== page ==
It was in the aftermath of Toronto’s Game 7 loss to Tampa Bay when Lightning head coach Jon Cooper cautioned against the idea that the Maple Leafs should make changes for the sake of change, telling reporters that he would be “first in line” if the team ever decided to blow up the core and part ways with their superstars.
Cooper spoke from experience.
When the Lightning got swept in the first round in 2019 after setting the NHL record for wins in a season, then-analyst Jeremy Roenick called it “one of the biggest letdowns in history,” while the Tampa Bay Times described it as “the disappointment that all others are measured against.”
Everyone wanted change. Heck, they expected it. Instead, the Lightning took a mostly measured approach to what turned out to be their most important — if not their most inconsequential — off-season.
Rather than touching their core, they traded JT Miller and his $5.2-million salary to Vancouver for cap space, let Anton Stralman and Adam Erne walk away as free agents, and said goodbye to Dan Girardi and Ryan Callahan, who both retired. In their place, Tampa Bay signed a backup goalie (Curtis McElhinney), a reclamation project (Kevin Shattenkirk) and some grit (Pat Maroon and Luke Schenn) for a combined total of $4.65-million.
In other words, at the end of the day, nothing had really changed.
The Lightning was still relying on its big-5 of Steven Stamkos, Nikita Kucherov, Victor Hedman, Brayden Point and Andrei Vasilevskiy to get them over the hump — though they did get some reinforcements at the 2019 trade deadline, by acquiring Blake Coleman, Barclay Goodrow and Zach Bogosian for the playoffs.
“It’s really hard to completely change your team in one year,” Cooper told Postmedia in 2020, when the Lightning won their first of back-to-back Stanley Cups. “We have a recipe we like with our group. We didn’t want to change that. We felt it wasn’t that the identity of the team had to change, but the responsibility of the players.”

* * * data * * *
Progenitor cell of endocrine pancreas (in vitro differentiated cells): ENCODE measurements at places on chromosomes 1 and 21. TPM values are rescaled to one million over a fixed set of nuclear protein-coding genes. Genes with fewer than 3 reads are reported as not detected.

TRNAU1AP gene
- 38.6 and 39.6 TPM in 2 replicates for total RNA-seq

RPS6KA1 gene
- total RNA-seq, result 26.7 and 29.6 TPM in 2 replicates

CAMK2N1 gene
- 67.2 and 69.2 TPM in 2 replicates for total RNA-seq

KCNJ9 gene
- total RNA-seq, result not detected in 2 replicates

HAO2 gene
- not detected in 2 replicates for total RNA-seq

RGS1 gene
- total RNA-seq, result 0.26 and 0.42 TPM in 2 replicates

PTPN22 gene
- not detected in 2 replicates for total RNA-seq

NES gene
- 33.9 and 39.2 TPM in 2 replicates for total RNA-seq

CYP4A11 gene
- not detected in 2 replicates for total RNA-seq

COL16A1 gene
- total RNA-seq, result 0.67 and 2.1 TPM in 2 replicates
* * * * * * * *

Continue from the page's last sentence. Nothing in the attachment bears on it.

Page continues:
Which brings us to the Maple Leafs and what has been accurately described as GM Kyle Dubas’ biggest off-season since being handed the reins.
After failing once again to advance past the first round, impatience is at an all-time high with Leafs fans, who are demanding a sacrificial lamb to answer for six straight years of spinning their wheels with no post-season success. But don’t expect much to happen this summer. If there was one thing that stuck out during Dubas’ season-ending news conference, it was that the Leafs plan on staying the course.
That doesn’t mean change isn’t coming. But there is a middle ground between blowing it all up and bringing everyone back. And once again, it’s Dubas’ job to try and find it.
We know that Auston Matthews, Mitch Marner, John Tavares and Morgan Rielly are not going anywhere.
But what about William Nylander? Do you risk taking away from Toronto’s offense by trading a player who is arguably underpaid for a top-pairing defenseman such as Arizona’s Jakob Chychrun? Or can you get similar results from trading someone lower in the lineup, such as Alex Kerfoot or Jake Muzzin?
Do you bring back both Jack Campbell and Ilya Mikheyev or just one? What about Jason Spezza and Mark Giordano? Can you buy out Wayne Simmonds? Can you send Petr Mrazek to whatever island that Joffrey Lupul and Stephane Robidas are living on?
It’s a delicate dance. Dubas needs to do something, needs to find new faces and fresh perspectives who won’t shoulder the weight of disappointment from the past six seasons. But at the same time, he doesn’t want to take away from what has made this team so successful in the regular season. Most importantly, he doesn’t want this team to take a step backwards.
This might be the first time where rearranging the deck chairs actually makes sense.
The Leafs can’t afford to do what Edmonton did when they traded Taylor Hall to New Jersey for stay-at-home defenseman Adam Larsson, only to regret it later. They don’t need to strip Tavares of his captaincy, like San Jose once did to Patrick Marleau. At this point, it doesn’t even look like Toronto will replace its head coach — much less Sheldon Keefe’s assistant coaches.
Maybe Toronto should take a page out of Tampa Bay’s playbook and rids themselves of Kerfoot, who is the same age as Miller was when he was jettisoned to Vancouver, and use the $3.5-million in cap relief to sign Campbell. Or maybe they let Campbell and Mikheyev both walk in free agency, say goodbye to both Spezza and Giordano, who are approaching the end of their careers, and try and find cheaper, younger variants of all three.
Whatever they do, expect them to wait until after the Stanley Cup is awarded before deciding on a plan.
There are eight teams remaining in the playoffs. Only three of them — Colorado, Edmonton and Tampa Bay — are built like the Leafs. That should give Dubas an idea of what’s missing. Because right now, it’s still a mystery.
You can say the Leafs lack heart or a killer instinct, but what does that actually look like in a player? Is it a Zach Hyman-type who can play in the top-6 and get his hands dirty? Does Toronto need more depth? More size? More experience? More energy?
Whatever it is, it’s looking more and more likely that the Leafs will try to find it from within.